LPGA warns players they will be enforcing stricter dress code
Golf is an interesting beast to tackle. The sport prides itself on integrity and a sort of refinement, unlike any other game. Golf has tried to make strides in keeping up with the changing world around it, but it becomes difficult when announcements like this are made.
The LPGA has announced that it will be enforcing stricter dress codes for LPGA players.
According to Golf Digest, players were sent an email on July 2, where LPGA Player President Vicki Goetze-Ackerman outlined a list of items that will no longer be allowed on Tour. The email was marked as “important” and had a subject line that read, “Updated Policy to begin in Toledo.” Here’s the new dress code as it appeared in the email:
Heather Daly-Donofrio, the tour’s chief communications and tour operations officer, offered the following statement when Golf Digest reached out for a comment on the situation:
“The dress code requires players to present themselves in a professional manner to reflect a positive image for the game. While we typically evaluate our policies at the end of the year, based on input from our players, we recently made some minor adjustments to the policy to address some changing fashion trends. The specifics of the policy have been shared directly with the members.”
So you decided to make the announcement during a Major? That makes sense.. not. You’re putting extra stress on these women that are playing in one of the most important tournaments of the season. Sure, it doesn’t go into affect until Toledo, but now players will have to think about reaching out to their sponsors and rethink their wardrobe, which seems archaic in this day and age.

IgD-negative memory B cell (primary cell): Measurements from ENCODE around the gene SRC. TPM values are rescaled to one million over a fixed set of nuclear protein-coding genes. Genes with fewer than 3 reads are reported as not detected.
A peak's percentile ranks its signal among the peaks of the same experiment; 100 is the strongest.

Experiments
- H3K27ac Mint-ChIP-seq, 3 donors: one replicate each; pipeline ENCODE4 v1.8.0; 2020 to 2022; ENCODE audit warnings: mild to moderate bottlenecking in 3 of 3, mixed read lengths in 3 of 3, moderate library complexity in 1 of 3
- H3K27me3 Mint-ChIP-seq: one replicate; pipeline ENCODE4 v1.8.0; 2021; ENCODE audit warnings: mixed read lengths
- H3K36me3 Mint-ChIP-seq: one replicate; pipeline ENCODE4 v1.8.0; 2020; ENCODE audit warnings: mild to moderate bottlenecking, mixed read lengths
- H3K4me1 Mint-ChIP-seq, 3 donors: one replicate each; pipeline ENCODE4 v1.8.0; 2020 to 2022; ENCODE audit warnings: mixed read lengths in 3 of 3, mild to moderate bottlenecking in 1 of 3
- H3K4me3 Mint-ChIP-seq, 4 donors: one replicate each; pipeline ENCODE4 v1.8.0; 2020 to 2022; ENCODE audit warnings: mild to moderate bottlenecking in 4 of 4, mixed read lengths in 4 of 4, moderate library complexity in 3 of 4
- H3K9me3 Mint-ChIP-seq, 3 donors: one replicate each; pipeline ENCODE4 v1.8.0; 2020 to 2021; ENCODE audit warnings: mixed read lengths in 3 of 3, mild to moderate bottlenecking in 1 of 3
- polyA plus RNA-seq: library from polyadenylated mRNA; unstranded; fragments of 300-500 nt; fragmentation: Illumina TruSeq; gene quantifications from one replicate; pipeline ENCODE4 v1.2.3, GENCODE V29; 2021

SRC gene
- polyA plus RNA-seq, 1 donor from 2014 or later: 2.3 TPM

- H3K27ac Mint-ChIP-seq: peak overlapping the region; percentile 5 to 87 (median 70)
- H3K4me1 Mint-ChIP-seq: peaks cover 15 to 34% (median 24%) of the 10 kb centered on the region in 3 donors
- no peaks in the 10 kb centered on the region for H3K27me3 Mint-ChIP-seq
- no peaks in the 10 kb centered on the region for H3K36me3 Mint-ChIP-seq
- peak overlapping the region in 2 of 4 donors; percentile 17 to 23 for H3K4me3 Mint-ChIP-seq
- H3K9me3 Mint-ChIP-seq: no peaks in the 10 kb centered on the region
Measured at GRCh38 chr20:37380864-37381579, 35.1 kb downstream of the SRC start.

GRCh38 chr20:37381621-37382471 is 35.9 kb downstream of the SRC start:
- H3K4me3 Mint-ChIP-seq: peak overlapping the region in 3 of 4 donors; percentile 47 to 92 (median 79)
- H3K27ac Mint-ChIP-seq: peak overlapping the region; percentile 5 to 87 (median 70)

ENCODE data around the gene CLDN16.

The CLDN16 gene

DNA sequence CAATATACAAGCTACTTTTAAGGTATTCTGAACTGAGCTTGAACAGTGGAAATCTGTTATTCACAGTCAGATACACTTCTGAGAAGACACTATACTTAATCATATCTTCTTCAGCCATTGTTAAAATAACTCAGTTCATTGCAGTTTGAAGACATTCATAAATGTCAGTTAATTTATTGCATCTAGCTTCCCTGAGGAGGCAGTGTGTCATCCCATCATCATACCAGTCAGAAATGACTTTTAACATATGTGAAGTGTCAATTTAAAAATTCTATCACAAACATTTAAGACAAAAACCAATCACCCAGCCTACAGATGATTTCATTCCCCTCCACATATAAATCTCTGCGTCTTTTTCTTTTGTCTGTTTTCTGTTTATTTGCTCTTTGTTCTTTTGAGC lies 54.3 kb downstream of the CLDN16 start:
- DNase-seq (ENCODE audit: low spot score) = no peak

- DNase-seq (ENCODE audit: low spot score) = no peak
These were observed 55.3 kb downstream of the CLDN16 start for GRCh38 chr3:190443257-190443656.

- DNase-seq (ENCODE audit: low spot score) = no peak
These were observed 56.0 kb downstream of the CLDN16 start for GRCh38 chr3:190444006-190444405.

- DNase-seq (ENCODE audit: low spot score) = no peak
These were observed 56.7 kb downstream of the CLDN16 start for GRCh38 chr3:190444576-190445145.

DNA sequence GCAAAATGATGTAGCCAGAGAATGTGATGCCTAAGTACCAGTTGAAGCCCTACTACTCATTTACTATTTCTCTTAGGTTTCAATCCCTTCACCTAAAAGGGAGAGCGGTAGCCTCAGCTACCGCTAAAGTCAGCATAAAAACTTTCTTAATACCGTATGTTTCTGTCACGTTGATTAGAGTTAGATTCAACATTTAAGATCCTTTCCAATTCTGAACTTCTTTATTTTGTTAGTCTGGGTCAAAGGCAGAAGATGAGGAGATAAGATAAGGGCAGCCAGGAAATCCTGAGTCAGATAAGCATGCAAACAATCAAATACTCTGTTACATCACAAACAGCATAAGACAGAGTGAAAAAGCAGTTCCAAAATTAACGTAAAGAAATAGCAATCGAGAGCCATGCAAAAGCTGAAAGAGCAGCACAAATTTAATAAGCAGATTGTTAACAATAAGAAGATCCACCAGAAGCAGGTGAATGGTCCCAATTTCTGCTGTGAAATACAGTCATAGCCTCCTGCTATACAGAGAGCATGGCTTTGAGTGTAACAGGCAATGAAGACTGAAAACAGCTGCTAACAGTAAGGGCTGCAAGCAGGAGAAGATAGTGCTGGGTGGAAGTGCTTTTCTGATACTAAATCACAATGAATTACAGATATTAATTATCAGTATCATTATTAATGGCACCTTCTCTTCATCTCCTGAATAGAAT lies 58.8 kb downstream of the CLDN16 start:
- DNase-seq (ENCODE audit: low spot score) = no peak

Daly-Donofrio said they are “address[ing] some changing fashion trends” but they are moving backwards instead of forwards. These trends are only a good thing for the LPGA, especially with players like Wie sporting them in, what seemed like, professional ways.
The only kind of person who would ask for a stricter dress code would be an older man looking at their screen and being offended by a woman’s shoulders being exposed or their skirt being too short. If a professional female golfer bends over to pick up her ball, no other woman would be offended by her shorts underneath her skirt showing. That’s what the shorts are for. And most younger men would love that.
It’s understandable to want collars on shirts, instead of athletic wear, inside the ropes. That is tradition, but to stifle trends that could otherwise grow the game, seems unfair to the players. And joggers? Doesn’t Rickie Fowler wear those on the PGA Tour? They’re pants for pete’s sake, with a little scrunch on the bottom.
Anyways, the LPGA is taking a few steps backwards with this announcement. It’ll be interesting to see how it unfolds in the coming tournaments/seasons.